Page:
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Evolutionary bridges: how factors present in amniotic fluid and human milk help mature the gut

Abstract

Necrotizing enterocolitis (NEC) continues to be a leading cause of morbidity and mortality in preterm infants. As modern medicine significantly improves the survival of extremely premature infants, the persistence of NEC underscores our limited understanding of its pathogenesis. Due to early delivery, a preterm infant’s exposure to amniotic fluid (AF) is abruptly truncated. Replete with bioactive molecules, AF plays an important role in fetal intestinal maturation and preparation for contact with the environment, thus its absence during development of the intestine may contribute to increased susceptibility to NEC. Human milk (HM), particularly during the initial phases of lactation, is a cornerstone of neonatal intestinal defense. The concentrations and activities of several bioactive factors in HM parallel those of AF, suggesting continuity of protection. In this review, we discuss the predominant overlapping bioactive components of HM and AF, with an emphasis on those associated with intestinal growth or reduction of NEC.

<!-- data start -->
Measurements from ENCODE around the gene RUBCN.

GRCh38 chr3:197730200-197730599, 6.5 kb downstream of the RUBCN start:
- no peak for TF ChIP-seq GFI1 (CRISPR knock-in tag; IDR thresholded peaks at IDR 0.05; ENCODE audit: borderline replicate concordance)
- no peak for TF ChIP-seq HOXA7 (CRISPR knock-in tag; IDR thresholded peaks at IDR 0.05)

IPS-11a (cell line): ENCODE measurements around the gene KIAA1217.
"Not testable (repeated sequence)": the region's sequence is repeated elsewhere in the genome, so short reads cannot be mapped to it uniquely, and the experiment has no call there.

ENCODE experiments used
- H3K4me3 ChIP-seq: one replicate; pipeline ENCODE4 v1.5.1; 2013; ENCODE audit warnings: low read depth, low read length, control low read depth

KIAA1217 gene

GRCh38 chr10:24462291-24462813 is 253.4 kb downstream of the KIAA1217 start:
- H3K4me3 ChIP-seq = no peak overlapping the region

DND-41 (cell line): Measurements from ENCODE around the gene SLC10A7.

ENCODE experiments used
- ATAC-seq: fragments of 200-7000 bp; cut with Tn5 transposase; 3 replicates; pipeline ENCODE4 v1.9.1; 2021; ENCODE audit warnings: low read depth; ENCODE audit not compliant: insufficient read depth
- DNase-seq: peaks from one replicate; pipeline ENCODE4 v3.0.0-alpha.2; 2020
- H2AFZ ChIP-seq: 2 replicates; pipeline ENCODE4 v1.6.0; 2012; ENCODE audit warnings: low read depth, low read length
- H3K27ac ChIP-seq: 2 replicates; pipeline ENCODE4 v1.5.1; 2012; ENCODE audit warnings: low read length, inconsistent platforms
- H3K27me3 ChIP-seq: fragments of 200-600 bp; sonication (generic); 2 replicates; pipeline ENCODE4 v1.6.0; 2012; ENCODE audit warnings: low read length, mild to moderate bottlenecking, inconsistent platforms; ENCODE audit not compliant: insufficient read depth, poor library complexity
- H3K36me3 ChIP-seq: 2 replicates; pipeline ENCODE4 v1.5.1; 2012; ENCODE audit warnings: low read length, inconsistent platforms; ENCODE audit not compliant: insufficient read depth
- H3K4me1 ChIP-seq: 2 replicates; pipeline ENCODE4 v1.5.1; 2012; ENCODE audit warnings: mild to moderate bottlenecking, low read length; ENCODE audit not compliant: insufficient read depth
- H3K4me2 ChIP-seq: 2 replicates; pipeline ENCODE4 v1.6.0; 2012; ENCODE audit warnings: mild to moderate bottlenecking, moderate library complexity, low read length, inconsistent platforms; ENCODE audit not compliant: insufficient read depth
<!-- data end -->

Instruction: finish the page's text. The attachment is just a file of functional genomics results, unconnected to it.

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Fig. 1: Schematic representation of the role of amniotic fluid (AF) in fetal gut development.

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Funding

HC is supported by an NIH NICHD R01HD109784 and R43HD114348. KYB is supported by an NIH NICHD R21HD112659, NIH NIGMS P20GM134973, and Harold Hamm Diabetes Center seed grant. SJM is supported by an NIH NIDDK R01DK125415.

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HC wrote the manuscript. KYB and SJM edited and prepared the final version of the manuscript.

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Correspondence to Hala Chaaban.

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Chaaban, H., Burge, K. & McElroy, S.J. Evolutionary bridges: how factors present in amniotic fluid and human milk help mature the gut. J Perinatol (2024). https://doi.org/10.1038/s41372-024-02026-x

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